This, of course, is why modern educationists have great difficulty in introducing the Constitution into school work. Their ideas follow Hegel and Dewey and indirectly the objectives of The Order.

 

For example:

"An attempt should be made to redress the present overemphasis on individualism in current programs ... students need to develop a sense of community and collective identity."

(Educational Leadership, May 1982, William B. Stanley, Asst. Professor, Dept. of Curriculum and Instruction, Louisiana State University).
 

The Purpose Of Education

What then is the purpose of education, if the individual has no rights and exists only for the State?

There was no need for Hegel to describe education, and so far as we Know there is no statement purely on education in Hegel's writings. It is unnecessary. For Hegel every quality of an individual exists only at the mercy and will of the State. This approach is reflected in political systems based on Hegel whether it be Soviet Communism or Hitlerian national socialism. John Dewey follows Hegel's organic view of society.

 

For example:

"Education consists either in the ability to use one's powers in a social direction or else in ability to share in the experience of others and thus widen the individual consciousness to that of the race"

(Lectures For The First Course In Pedagogy)

This last sentence is reminiscent of the Hitlerian philosophy of race (i.e., right Hegelianism). And today's educators reflect this approach. Here's a quote from Assemblyman John Vasconcellos of California, who also happens to be Chairman of the Joint Committee on the Master Plan for Higher Education and the Education Goals Committee for the California State Assembly - a key post:

"It is now time for a new vision of ourselves, of man, of human nature and of human potential, and a new theory of politics and institutions premised upon that vision. What is that vision of Man? That the natural, whole, organismic human being is loving... that man's basic thrust is towards community"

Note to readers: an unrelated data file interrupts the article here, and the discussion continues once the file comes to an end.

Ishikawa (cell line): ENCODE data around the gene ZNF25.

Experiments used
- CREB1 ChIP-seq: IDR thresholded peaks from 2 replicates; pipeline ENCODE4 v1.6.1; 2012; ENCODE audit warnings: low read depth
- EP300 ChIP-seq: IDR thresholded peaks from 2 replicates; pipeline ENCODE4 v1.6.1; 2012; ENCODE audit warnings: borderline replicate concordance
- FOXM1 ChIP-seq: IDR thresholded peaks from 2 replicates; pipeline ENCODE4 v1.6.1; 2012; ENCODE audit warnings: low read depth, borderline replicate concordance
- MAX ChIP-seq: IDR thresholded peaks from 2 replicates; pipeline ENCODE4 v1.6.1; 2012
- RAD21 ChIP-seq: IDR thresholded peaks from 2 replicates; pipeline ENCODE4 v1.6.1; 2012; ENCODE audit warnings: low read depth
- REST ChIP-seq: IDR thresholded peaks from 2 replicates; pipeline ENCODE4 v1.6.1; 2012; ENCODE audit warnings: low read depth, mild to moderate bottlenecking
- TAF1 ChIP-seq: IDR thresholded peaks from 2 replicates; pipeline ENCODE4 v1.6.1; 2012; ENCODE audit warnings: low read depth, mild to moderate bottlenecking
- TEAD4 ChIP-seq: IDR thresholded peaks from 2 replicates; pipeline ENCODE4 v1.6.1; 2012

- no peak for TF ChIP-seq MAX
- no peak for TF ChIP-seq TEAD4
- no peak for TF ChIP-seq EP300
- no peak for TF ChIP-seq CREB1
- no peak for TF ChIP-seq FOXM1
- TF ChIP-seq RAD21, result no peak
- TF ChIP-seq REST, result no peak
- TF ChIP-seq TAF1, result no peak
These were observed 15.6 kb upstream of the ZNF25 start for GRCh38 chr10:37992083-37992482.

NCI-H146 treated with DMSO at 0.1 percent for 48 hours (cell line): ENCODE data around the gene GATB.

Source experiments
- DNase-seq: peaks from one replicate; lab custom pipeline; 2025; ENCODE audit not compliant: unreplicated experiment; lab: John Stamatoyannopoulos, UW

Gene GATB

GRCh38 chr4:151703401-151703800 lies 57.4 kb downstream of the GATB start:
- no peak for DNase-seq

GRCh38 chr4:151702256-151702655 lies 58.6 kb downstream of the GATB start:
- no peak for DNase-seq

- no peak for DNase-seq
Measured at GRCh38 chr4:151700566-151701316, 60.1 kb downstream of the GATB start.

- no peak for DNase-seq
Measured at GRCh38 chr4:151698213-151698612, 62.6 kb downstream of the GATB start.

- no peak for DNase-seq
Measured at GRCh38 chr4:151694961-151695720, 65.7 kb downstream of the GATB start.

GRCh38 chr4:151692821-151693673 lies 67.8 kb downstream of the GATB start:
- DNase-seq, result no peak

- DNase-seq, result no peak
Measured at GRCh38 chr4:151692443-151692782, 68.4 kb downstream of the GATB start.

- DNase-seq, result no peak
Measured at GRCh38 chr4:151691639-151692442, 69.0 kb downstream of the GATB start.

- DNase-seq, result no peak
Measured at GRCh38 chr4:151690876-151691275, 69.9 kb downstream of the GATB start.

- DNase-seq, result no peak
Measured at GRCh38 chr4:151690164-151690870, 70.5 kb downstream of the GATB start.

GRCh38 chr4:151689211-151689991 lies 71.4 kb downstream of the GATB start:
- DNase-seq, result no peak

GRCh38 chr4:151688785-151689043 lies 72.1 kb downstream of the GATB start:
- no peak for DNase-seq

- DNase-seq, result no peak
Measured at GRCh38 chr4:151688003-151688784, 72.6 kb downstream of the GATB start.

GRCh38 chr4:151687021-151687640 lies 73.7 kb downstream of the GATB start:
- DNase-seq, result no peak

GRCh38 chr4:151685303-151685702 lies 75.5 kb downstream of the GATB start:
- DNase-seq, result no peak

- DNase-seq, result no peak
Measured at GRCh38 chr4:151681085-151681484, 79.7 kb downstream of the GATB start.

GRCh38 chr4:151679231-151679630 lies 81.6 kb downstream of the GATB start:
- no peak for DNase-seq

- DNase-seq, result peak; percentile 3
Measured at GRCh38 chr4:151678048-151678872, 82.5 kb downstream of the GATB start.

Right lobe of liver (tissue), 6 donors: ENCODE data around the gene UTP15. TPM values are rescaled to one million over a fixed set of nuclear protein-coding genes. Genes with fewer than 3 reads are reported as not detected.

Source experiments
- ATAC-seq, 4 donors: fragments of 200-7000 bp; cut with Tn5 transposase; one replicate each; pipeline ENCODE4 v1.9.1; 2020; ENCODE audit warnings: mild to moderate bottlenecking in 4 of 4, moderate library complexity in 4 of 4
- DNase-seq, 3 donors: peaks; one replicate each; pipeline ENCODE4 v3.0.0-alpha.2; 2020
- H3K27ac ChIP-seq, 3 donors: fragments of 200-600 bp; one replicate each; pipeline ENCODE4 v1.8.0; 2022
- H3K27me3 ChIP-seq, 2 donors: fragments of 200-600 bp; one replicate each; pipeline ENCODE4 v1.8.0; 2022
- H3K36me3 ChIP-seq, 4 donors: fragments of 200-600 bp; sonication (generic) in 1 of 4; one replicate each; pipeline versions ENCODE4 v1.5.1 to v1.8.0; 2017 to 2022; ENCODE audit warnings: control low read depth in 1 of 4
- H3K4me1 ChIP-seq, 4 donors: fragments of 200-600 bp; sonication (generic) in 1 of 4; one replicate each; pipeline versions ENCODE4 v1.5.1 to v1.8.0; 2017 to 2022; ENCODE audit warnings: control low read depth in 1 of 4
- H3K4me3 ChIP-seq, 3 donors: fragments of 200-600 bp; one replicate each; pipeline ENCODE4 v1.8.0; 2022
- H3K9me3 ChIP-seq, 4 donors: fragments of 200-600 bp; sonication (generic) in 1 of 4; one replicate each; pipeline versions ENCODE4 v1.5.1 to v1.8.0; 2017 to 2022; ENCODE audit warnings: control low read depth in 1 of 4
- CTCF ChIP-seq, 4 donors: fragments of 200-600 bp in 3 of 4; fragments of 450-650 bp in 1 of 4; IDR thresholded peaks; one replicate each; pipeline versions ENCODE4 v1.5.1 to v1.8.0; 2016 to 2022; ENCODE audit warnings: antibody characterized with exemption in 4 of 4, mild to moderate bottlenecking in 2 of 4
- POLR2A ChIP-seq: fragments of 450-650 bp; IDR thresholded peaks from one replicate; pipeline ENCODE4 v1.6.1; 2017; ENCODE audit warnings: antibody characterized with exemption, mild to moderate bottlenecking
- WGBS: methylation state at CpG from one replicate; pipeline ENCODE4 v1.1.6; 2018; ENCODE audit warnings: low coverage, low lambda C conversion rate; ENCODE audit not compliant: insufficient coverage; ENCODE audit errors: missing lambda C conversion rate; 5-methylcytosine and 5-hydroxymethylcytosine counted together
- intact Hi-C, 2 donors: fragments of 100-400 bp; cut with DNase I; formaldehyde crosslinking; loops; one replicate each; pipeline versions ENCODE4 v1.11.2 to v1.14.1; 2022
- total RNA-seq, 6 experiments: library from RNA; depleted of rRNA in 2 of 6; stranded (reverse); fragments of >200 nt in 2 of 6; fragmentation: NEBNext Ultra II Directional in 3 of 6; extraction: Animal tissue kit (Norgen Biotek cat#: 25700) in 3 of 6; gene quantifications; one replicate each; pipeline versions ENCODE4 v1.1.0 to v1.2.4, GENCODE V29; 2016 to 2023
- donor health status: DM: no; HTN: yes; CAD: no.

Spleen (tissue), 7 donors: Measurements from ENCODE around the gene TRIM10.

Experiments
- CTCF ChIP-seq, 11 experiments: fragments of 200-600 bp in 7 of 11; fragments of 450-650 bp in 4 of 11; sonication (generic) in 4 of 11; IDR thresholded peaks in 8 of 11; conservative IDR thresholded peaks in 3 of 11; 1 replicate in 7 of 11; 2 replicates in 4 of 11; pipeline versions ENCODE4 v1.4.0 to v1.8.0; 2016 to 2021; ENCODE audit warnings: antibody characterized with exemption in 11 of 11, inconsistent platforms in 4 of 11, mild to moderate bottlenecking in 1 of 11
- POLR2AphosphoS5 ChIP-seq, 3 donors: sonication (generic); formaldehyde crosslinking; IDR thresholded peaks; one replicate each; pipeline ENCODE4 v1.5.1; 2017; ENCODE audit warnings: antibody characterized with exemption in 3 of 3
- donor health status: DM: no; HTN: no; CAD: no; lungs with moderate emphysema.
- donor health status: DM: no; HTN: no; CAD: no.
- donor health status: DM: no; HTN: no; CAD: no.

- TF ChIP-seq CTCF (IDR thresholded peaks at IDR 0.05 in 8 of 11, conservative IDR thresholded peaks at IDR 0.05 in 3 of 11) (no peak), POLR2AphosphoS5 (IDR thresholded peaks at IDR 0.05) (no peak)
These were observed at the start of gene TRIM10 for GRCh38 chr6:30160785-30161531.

(quoted in Rex Myles, Brotherhood and Darkness, p. 347).

What is this "widen(ing) of the individual consciousness" (Dewey) and "thrust... towards community" (Vasconcellos)?

Stripped of the pedantic language it is new world order, a world organic society. But there is no provision for a global organic order within the Constitution. In fact, it is illegal for any government officer or elected official to move the United States towards such an order as it would clearly be inconsistent with the Constitution. To be sure, Dewey was not a government official, but Vasconcellos has taken an oath of allegiance to the Constitution.

The popular view of a global order is probably that we had better look after our problems at home before we get involved in these esoteric ideas. Political corruption, pitifully low educational standards, and insensitive bureaucracy are probably of more concern to Americans.

It's difficult to see what the new world order has to do with education of children, but it's there in the literature. Fichte, Hegel's predecessor from whom many of his philosophical ideas originated, had a definite concept of a League of Nations (Volkerbund) and the idea of a league to enforce peace.